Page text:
At over 600 pages, the new book, Heartstone, is one of his most imposing, but after a challenging, slowish start (something frequently attempted by Sansom -- like many good writers, he often demands a certain patience from his readers), the customary comprehensive grip is rigorously maintained. The invasion of France mounted by Henry VIII has been a disaster, and, in retaliation, an imposing French fleet is making preparations to cross the Channel. At Portsmouth, the English navy is readying itself for the battle of its life, and at Henry's autocratic direction, a massive militia army is being raised. England, reeling under the debasing of its currency to pay for the war, is suffering crippling inflation and economic meltdown. (If the thought of Britain's involvement in controversial foreign wars while suffering an economic crisis might remind the reader of a few contemporary parallels, there is little doubt that is exactly what CJ Sansom intends.) Against this tumultuous backdrop, the lawyer Matthew Shardlake is presented with a difficult case via an elderly servant of Queen Catherine Parr which will plunge him into the labyrinthine toils of the King's Court of Wards. Shardlake’s job is to look into wrongs which have been done to the young ward Hugh Curteys by a Hampshire landowner, and (as is customary with most cases involving Shardlake) violent death is soon on the agenda, as the threat of war lours.
Readers of CJ Sansom will know exactly what to expect here, and all the usual pleasures afforded by this massively talented writer are satisfyingly on offer. If Heartstone is not quite vintage Sansom, that is perhaps because the author has set (and maintained) such a high standard. But what the novel provides in terms of reach and achievement is streets ahead of most of his contemporaries. --Barry Forshaw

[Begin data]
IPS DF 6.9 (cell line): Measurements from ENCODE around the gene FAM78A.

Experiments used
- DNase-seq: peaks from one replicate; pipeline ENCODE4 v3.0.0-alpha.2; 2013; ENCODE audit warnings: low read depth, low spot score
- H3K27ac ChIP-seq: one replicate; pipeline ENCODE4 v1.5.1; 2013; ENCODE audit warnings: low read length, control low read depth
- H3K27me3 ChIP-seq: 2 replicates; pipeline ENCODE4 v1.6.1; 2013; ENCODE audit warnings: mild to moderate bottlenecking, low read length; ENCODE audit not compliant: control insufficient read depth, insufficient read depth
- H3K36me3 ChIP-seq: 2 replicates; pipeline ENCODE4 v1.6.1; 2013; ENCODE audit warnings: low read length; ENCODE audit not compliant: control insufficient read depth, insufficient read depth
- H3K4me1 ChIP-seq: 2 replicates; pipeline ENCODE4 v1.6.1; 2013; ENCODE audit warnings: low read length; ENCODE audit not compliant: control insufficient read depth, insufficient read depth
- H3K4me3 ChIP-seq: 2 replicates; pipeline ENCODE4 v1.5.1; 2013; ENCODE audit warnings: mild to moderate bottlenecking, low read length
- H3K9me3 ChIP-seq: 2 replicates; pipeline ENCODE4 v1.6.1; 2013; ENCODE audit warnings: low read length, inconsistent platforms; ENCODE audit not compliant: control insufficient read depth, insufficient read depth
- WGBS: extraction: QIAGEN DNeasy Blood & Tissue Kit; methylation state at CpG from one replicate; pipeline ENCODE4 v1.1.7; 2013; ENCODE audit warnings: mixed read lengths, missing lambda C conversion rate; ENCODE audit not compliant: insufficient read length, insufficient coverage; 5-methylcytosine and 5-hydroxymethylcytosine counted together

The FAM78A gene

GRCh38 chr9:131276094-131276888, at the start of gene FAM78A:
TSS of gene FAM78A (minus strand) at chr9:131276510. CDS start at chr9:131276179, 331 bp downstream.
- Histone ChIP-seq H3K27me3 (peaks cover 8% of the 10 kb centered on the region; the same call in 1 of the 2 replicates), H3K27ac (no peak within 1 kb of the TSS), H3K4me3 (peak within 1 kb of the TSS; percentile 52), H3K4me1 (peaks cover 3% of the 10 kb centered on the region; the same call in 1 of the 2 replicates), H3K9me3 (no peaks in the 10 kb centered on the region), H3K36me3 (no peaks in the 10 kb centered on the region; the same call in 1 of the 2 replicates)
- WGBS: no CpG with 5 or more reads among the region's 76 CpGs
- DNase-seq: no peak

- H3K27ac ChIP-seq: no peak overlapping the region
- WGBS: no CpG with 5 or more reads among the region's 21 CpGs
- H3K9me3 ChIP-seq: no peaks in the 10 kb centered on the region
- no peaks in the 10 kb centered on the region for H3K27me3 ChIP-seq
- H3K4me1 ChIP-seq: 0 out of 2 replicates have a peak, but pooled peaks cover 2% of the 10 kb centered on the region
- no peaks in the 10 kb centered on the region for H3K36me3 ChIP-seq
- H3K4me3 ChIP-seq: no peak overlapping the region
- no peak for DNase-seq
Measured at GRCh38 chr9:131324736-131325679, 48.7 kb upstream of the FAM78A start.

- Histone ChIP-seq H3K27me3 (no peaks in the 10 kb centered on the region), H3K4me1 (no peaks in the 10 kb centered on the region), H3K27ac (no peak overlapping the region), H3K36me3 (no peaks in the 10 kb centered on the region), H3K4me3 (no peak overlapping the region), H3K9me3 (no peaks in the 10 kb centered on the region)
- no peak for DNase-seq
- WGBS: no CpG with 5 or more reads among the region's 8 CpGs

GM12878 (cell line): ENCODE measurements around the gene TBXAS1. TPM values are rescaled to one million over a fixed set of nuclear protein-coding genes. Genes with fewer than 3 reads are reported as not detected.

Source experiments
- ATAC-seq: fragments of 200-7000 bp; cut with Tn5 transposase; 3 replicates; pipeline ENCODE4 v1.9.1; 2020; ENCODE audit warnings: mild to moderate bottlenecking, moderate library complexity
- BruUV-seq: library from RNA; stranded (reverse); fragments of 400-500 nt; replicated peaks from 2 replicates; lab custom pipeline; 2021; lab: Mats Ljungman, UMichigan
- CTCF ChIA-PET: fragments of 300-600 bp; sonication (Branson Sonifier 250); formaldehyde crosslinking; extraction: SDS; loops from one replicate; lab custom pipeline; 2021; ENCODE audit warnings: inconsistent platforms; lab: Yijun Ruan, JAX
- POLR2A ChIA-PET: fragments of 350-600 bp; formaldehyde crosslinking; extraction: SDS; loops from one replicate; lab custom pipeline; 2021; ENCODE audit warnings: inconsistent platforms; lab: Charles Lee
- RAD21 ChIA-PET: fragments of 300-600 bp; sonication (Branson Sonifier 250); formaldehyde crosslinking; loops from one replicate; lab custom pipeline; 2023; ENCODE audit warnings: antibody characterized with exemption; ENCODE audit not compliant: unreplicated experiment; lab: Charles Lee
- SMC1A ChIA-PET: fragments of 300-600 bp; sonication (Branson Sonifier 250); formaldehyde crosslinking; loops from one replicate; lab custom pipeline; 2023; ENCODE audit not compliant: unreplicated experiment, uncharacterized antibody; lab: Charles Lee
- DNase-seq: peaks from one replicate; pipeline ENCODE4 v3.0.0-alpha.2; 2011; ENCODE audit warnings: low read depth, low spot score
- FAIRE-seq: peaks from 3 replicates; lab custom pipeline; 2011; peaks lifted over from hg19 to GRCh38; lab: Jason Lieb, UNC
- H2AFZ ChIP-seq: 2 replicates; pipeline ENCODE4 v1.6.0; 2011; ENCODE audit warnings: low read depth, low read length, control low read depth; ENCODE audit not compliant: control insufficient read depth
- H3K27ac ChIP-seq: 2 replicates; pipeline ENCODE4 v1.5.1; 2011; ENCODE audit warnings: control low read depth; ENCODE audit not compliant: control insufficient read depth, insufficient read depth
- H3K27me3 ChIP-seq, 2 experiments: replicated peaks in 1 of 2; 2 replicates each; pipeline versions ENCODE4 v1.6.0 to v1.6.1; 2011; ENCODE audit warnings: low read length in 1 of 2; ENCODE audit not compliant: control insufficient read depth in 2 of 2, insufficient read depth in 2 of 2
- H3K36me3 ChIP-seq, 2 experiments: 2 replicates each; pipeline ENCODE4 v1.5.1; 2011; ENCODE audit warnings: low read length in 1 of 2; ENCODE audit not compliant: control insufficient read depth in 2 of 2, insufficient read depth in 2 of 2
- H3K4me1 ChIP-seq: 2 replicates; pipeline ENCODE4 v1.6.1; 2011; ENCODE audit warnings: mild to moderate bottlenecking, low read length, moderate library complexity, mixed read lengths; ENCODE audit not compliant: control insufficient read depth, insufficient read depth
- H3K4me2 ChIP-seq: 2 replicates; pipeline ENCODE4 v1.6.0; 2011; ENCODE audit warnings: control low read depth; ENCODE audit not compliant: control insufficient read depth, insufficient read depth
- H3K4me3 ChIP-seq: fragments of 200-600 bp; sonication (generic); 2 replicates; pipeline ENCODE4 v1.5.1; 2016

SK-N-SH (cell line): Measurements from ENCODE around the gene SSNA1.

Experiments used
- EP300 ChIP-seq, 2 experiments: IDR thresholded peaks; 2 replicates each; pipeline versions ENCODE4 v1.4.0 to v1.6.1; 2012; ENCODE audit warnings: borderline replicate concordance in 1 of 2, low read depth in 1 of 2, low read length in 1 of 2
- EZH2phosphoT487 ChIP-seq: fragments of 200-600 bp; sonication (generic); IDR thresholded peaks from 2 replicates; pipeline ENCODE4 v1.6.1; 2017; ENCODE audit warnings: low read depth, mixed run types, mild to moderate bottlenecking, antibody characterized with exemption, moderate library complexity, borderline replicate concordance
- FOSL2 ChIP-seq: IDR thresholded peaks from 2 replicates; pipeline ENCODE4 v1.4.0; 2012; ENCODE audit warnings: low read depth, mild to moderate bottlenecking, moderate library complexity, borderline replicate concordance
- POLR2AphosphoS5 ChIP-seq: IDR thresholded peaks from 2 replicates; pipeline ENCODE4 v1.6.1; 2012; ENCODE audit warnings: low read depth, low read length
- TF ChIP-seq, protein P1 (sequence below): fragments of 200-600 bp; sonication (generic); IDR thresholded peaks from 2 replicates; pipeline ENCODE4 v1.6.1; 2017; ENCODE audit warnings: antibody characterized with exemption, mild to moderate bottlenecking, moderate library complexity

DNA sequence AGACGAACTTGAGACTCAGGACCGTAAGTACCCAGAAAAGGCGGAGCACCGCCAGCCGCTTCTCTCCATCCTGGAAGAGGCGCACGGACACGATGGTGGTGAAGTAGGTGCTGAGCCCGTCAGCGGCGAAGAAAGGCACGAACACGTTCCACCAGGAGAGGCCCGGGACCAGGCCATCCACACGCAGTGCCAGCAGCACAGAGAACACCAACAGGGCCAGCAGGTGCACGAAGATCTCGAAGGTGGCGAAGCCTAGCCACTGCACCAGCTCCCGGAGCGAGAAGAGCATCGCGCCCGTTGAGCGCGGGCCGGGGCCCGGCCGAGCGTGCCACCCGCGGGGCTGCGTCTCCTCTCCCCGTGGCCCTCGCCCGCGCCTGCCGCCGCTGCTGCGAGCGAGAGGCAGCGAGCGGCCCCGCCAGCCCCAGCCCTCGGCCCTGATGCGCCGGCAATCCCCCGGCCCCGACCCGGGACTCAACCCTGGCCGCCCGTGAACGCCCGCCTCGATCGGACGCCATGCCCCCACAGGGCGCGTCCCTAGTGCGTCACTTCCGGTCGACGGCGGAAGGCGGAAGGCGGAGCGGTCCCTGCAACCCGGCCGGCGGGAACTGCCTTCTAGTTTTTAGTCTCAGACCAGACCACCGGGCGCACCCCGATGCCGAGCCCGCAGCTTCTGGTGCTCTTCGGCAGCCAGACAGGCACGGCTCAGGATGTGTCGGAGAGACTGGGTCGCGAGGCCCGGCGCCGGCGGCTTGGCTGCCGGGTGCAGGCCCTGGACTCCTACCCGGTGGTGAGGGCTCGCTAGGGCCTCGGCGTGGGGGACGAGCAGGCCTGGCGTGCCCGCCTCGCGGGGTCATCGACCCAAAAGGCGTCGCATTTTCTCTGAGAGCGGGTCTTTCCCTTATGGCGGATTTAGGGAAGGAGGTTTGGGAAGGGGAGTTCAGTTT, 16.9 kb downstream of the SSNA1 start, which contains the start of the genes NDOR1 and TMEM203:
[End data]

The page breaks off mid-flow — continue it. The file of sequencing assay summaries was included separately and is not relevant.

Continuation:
'One of the virtues of historical crime fiction, that Sansom demonstrates exceptionally well, is the deployment of what seem to be contemporary `noirish' horrors- madness, sexual deviance, corruption, serial killing -within a particular past context...' --History Today
'Heartstone like its predecessors, bristles with outlandish deaths, jeopardy and fiendish plots as it plunges into upheaval caused by the King's foreign policy. Heartstone is a tour de force of period re-creation and shows its author's flair for hoodwinking event the most hawk-eyed reader while devices borrowed from Tudor theatre deepen the mystery...' --Sunday Times Culture, Peter Kemp
'The narrative is complex and ever-twisting and contains some wonderful large-scale scenes...As with his previous books, while the authentic and detailed background is impressive and wholly convincing it is the rich characterisation that is the core of Heartstone...I look forward with impatience to the next adventure.' --Historical Novel Review, Gordon O' Sullivan
`A virtuoso twisting together of Tudor history and murder mystery that bristles with skulduggery, suspicious behaviour and sinister deaths as Henry VIII faces imminent invasion by the French in 1545.'
--Sunday Times Culture Summer Reading
`The hunchback lawyer once again tackles dastardly opponents, ingenious plots and the dangers of Tudor bureaucracy in a masterly amalgam of history and mystery. An engrossing holiday read.' --The Tablet